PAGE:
> and provide a template for the instance document author to fill in.  The
> tool will understand the schema and shield the author from needing to
> understand the schema.
> 
> I hope that answers your concern satisfactorily Richard.  If anyone else
> has anything to add to this please join in.
> 
> Now let's move on to characterizing those systems for which it makes
> sense to design a schema to force instance document to make explicit the
> namespaces of its elements.
> 
> First recall the techniques a schema uses to force instance documents to
> expose the namespaces of its elements.
> 
> [1] Use elementFormDefault="qualified" to Force the Use of Namespace
> Qualifiers
> 
> Len Bullard sketched out a schema for a 3D rendering system.  Let me
> refer to that as the "video-game" schema.  Let's see how to design that
> schema so that it forces instance documents to use namespace qualifiers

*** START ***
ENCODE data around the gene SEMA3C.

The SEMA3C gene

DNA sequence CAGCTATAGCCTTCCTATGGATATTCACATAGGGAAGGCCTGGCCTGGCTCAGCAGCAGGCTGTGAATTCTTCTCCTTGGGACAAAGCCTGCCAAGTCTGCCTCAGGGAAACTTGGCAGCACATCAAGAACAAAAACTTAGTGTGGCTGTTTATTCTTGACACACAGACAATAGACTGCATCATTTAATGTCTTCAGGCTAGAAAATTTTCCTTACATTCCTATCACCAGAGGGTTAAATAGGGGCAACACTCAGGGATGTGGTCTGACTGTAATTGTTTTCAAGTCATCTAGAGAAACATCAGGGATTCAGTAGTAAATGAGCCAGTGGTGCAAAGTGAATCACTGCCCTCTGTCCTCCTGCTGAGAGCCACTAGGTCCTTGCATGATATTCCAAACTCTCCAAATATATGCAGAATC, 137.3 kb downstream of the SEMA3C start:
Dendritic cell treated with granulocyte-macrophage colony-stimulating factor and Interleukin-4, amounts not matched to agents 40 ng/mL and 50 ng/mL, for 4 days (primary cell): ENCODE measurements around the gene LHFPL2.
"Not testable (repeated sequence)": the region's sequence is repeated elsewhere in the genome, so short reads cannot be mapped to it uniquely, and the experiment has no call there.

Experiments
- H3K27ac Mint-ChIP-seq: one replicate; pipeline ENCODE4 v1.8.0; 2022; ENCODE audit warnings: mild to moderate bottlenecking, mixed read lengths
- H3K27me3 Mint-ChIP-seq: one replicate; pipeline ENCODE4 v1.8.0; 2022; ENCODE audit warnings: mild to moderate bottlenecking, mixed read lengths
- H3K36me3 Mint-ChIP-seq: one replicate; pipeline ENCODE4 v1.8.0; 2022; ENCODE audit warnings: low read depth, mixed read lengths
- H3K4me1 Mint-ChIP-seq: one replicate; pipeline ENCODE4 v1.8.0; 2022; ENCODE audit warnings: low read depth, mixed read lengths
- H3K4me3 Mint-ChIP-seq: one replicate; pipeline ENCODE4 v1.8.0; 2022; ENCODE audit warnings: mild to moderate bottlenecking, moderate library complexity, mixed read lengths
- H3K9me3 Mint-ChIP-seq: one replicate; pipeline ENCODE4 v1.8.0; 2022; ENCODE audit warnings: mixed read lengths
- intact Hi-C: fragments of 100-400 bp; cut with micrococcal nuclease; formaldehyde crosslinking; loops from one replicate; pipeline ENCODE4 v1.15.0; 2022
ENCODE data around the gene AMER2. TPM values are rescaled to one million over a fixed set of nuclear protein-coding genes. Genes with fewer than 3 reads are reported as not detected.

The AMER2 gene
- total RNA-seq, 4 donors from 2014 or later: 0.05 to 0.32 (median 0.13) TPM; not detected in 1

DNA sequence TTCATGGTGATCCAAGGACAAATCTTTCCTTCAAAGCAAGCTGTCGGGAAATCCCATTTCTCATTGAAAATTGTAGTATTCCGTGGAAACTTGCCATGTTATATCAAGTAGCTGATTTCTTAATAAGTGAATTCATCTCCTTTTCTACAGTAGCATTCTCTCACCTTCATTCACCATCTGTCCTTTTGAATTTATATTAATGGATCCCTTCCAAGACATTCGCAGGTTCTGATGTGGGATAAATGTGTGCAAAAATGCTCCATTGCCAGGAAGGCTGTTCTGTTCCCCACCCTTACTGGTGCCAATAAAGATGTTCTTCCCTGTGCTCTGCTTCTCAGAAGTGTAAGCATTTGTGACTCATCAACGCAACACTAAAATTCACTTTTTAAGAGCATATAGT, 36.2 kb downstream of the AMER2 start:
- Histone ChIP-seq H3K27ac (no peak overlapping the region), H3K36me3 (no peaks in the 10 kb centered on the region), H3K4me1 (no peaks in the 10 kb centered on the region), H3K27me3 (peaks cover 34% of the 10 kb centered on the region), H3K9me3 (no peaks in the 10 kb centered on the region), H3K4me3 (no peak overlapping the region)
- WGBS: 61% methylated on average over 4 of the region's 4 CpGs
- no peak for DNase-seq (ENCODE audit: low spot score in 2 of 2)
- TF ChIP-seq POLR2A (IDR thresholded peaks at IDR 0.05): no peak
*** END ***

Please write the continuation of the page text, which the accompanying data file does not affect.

> on its elements:
> 
> <?xml version="1.0"?>
> <schema xmlns="http://www.w3.org/1999/XMLSchema"
>         targetNamespace="http://www.video-game.org "
>         elementFormDefault="qualified"
>         xmlns:xsi="http://www.w3.org/1999/XMLSchema-instance"
>         xsi:schemaLocation=
>                         "http://www.w3.org/1999/XMLSchema
>                          http://www.w3.org/1999/XMLSchema.xsd"
>         xmlns:design-works="http://www.design-works.com"
>         xmlns:disney="http://www.disney.com"
>         xmlns:mci=http://www.mci.com>
>     <import namespace= http://www.design-works.com
>                   schemaLocation= "DesignWorks.xsd"/>
>     <import namespace= http://www.disney.com
>                   schemaLocation= "Disney.xsd"/>
>     <import namespace= http://www.mci.com
>                   schemaLocation= "MCI.xsd"/>
>     <element name="video-game">
>         <complexType>
>             <sequence>
>                 <element ref="design-works:geometry" minOccurs="1"